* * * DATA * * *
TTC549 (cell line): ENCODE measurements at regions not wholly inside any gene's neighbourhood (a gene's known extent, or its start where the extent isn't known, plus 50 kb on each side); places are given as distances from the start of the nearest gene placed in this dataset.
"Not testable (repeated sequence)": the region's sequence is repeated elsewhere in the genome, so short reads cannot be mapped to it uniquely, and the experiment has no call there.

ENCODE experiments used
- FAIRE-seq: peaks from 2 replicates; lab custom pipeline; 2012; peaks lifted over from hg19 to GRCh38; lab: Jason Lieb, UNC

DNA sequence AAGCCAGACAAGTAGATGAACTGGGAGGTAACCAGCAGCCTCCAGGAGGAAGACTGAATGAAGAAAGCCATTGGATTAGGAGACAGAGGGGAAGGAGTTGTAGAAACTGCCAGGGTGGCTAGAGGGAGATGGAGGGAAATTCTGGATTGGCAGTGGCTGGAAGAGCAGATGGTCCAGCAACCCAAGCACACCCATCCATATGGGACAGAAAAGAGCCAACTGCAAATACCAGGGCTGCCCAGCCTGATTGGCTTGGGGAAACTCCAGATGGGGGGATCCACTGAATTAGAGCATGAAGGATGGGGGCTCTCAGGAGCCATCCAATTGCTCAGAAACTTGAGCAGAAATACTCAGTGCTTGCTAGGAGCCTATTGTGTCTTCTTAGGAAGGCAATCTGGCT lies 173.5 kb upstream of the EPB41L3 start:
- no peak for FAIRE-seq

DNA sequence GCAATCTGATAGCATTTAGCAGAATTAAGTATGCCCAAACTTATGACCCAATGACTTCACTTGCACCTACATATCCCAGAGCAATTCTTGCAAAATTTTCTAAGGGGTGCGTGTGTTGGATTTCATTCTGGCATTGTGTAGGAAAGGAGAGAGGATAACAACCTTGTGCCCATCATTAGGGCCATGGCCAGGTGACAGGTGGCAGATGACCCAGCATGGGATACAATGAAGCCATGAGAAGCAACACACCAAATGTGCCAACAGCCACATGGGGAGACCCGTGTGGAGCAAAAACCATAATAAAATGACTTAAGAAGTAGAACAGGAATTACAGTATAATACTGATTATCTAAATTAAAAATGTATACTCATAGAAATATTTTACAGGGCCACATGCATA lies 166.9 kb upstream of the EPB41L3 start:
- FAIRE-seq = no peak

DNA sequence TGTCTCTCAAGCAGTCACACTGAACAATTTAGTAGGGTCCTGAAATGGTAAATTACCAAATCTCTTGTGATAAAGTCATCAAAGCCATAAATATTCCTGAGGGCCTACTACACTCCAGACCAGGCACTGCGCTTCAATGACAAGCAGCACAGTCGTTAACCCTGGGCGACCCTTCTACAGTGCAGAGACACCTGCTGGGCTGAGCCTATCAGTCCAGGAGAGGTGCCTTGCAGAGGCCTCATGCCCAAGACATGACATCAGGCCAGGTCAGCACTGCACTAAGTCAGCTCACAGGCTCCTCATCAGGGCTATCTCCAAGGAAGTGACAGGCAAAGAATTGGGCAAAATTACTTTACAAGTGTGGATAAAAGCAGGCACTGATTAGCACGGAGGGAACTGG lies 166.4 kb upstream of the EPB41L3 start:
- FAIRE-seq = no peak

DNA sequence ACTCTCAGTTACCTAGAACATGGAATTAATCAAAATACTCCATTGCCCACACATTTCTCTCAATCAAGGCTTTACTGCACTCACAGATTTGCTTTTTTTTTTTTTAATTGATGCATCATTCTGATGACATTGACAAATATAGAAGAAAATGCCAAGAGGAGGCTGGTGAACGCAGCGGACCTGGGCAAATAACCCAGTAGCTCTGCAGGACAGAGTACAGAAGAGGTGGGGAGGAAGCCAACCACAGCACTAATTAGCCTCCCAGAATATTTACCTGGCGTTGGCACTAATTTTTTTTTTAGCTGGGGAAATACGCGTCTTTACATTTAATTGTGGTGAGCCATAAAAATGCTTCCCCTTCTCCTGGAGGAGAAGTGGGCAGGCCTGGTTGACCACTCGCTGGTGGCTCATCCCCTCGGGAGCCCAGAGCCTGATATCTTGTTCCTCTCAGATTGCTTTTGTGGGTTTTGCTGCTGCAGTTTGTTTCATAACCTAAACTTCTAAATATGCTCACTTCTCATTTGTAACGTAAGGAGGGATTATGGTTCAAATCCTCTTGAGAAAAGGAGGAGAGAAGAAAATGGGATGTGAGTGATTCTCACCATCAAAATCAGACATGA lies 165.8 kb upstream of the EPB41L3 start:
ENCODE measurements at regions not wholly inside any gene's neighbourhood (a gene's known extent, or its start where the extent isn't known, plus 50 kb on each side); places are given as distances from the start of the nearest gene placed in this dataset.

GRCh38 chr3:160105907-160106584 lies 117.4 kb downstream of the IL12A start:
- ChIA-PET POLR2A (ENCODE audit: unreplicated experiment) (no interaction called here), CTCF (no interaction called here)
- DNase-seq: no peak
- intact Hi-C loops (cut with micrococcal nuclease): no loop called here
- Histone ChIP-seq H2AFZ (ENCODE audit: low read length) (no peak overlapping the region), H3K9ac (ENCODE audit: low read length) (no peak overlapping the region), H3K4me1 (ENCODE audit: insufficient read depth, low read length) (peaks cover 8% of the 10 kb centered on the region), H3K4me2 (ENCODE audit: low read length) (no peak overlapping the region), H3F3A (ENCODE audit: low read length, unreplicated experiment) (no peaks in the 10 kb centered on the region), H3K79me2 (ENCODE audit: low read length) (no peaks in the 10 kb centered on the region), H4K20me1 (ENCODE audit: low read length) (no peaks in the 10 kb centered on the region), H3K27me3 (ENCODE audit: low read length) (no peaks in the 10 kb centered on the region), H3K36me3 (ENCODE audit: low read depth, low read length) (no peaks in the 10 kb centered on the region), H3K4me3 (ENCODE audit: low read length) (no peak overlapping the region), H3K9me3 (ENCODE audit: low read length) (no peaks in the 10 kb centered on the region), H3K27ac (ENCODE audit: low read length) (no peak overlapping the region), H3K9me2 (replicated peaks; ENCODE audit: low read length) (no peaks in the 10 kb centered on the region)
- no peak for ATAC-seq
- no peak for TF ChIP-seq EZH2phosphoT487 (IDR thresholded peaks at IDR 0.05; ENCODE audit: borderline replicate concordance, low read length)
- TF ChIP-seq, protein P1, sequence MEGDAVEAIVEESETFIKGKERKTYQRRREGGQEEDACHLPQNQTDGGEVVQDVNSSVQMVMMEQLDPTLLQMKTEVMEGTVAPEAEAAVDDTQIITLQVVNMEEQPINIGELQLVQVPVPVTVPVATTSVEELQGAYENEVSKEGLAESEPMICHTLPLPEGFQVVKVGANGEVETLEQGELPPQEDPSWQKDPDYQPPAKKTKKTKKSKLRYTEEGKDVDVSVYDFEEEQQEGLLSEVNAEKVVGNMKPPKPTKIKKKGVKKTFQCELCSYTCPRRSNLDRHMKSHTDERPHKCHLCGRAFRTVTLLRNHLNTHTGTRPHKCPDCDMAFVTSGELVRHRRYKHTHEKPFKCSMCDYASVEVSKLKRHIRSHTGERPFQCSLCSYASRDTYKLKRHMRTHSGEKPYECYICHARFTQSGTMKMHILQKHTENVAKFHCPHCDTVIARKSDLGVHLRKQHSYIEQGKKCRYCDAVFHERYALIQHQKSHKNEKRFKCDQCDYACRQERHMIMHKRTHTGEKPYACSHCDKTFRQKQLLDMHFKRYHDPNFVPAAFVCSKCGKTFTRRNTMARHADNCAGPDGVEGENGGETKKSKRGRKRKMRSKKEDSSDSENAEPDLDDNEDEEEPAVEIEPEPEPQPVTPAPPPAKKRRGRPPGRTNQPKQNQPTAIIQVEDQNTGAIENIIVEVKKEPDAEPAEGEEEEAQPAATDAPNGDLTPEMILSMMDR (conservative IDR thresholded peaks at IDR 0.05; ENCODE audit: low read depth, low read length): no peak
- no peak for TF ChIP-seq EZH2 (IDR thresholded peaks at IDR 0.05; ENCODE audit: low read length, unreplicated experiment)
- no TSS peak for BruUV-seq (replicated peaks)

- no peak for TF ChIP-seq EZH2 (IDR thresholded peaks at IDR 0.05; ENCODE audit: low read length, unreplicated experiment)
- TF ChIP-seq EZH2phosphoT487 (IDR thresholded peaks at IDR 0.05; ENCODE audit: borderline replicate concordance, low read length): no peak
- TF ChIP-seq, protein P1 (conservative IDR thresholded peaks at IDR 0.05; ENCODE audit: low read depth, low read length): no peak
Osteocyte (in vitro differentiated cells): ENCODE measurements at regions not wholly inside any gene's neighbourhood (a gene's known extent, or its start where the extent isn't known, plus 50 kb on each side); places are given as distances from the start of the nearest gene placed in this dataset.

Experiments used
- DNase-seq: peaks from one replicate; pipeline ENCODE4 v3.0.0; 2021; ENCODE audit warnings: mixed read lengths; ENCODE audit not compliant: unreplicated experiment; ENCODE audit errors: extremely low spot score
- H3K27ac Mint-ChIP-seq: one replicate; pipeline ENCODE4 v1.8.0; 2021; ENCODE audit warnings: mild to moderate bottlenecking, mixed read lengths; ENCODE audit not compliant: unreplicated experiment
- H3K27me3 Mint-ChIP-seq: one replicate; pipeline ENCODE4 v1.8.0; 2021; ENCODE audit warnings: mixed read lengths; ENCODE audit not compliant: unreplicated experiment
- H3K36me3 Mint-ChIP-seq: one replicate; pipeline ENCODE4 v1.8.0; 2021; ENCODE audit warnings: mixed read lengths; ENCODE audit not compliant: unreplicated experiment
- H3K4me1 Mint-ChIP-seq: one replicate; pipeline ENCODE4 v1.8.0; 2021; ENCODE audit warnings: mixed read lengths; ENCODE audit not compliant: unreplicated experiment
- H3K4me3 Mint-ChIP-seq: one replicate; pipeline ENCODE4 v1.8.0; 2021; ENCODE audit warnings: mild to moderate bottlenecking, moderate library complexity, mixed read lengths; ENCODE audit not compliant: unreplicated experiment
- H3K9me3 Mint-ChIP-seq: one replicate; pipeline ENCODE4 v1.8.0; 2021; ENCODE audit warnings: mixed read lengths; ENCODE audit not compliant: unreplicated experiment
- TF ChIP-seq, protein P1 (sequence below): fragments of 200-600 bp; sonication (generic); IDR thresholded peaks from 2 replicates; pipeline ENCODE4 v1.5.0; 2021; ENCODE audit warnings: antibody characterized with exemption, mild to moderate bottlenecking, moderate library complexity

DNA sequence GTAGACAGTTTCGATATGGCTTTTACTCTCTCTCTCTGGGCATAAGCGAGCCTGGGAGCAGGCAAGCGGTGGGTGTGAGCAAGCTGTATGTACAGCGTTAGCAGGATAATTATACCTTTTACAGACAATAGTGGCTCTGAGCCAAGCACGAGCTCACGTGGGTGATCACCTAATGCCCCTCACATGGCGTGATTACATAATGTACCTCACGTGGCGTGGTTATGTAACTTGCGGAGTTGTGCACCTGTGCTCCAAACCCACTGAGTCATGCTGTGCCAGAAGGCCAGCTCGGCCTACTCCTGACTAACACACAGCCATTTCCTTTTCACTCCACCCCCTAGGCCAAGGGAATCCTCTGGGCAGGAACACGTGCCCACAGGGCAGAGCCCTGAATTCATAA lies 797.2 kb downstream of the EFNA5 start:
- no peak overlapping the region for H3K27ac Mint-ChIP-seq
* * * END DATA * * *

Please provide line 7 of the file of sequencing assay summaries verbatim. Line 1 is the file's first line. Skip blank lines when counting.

DNA sequence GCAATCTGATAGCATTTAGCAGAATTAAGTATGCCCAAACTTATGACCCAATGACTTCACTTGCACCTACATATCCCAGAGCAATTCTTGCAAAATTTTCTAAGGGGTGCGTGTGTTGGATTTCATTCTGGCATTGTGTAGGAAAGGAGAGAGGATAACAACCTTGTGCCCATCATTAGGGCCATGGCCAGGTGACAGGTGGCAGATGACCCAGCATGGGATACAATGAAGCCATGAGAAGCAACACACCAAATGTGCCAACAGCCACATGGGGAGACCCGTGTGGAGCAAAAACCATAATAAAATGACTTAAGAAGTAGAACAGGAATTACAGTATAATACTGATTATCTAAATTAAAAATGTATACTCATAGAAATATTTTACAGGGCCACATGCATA lies 166.9 kb upstream of the EPB41L3 start: